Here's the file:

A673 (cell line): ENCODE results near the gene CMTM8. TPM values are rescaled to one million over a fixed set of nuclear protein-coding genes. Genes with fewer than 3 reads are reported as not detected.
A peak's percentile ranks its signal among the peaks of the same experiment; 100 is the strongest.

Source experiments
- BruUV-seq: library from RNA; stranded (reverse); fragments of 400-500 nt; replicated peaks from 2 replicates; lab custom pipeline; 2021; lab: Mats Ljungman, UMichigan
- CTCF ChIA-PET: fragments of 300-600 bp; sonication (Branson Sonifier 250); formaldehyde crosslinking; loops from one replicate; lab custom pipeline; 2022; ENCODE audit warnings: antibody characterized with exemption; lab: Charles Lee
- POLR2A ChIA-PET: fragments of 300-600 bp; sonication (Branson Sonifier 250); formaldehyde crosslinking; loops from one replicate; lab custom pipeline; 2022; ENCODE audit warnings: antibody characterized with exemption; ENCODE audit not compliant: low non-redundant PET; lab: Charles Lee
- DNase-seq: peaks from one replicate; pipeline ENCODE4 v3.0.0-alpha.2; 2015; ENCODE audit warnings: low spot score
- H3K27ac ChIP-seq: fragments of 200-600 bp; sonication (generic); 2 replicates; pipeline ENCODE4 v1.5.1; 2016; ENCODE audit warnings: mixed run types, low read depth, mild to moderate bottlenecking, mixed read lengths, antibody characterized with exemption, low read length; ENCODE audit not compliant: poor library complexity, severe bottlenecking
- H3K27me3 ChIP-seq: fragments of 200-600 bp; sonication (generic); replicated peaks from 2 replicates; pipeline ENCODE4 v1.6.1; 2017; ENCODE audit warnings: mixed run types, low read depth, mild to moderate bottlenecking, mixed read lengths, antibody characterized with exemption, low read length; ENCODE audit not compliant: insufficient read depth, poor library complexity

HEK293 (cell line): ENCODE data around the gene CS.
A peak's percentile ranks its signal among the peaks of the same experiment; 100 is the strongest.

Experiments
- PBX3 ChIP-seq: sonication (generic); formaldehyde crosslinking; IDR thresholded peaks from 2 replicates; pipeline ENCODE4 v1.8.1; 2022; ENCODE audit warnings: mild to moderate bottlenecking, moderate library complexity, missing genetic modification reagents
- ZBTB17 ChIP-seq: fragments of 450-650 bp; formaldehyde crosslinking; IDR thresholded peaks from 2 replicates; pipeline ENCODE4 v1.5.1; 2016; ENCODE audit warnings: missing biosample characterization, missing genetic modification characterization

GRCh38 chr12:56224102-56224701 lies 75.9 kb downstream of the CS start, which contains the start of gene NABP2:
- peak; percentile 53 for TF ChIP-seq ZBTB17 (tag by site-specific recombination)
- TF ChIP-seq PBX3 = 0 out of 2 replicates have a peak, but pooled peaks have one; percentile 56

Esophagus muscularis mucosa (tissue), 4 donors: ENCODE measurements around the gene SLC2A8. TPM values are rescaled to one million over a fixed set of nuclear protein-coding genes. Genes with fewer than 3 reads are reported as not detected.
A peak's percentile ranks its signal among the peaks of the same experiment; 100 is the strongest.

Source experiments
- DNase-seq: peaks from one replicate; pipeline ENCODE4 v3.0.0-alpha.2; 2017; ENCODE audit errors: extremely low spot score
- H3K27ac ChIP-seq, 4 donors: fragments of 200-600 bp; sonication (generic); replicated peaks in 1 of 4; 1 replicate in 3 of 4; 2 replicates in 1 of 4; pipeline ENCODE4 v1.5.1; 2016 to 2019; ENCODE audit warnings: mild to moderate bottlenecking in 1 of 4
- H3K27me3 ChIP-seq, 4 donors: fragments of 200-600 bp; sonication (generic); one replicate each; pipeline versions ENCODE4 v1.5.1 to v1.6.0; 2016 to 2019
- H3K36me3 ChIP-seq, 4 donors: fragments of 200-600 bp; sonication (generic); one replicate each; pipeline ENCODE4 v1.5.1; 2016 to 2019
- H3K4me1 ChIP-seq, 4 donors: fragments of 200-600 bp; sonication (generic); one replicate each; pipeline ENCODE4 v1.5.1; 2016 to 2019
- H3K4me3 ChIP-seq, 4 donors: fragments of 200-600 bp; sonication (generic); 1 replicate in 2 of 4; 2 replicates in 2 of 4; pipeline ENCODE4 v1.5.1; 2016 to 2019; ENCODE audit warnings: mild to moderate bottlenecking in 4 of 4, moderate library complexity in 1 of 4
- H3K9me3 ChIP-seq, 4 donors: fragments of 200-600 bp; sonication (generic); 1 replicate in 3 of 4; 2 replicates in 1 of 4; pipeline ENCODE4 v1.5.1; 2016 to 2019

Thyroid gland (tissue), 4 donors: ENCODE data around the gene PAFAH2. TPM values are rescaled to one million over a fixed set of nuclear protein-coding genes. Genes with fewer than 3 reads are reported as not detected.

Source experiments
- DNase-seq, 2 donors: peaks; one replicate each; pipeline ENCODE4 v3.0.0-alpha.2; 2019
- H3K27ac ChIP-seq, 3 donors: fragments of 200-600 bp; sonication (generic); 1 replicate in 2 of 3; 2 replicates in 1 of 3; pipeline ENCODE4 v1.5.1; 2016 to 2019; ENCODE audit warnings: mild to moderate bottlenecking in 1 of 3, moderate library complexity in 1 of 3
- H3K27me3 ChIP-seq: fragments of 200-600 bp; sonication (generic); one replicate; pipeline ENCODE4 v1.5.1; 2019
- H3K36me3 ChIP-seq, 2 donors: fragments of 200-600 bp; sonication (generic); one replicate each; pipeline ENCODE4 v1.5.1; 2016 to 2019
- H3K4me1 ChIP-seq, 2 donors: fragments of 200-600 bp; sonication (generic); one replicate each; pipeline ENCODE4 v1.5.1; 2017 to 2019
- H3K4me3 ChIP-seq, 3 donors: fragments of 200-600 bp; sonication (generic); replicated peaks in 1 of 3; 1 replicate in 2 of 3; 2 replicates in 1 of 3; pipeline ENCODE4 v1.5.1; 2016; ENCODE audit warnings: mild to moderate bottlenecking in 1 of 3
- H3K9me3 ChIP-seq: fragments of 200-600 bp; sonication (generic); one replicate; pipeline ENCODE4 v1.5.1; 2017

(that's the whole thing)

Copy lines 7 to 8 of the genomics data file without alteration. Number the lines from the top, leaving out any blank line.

- DNase-seq: peaks from one replicate; pipeline ENCODE4 v3.0.0-alpha.2; 2015; ENCODE audit warnings: low spot score
- H3K27ac ChIP-seq: fragments of 200-600 bp; sonication (generic); 2 replicates; pipeline ENCODE4 v1.5.1; 2016; ENCODE audit warnings: mixed run types, low read depth, mild to moderate bottlenecking, mixed read lengths, antibody characterized with exemption, low read length; ENCODE audit not compliant: poor library complexity, severe bottlenecking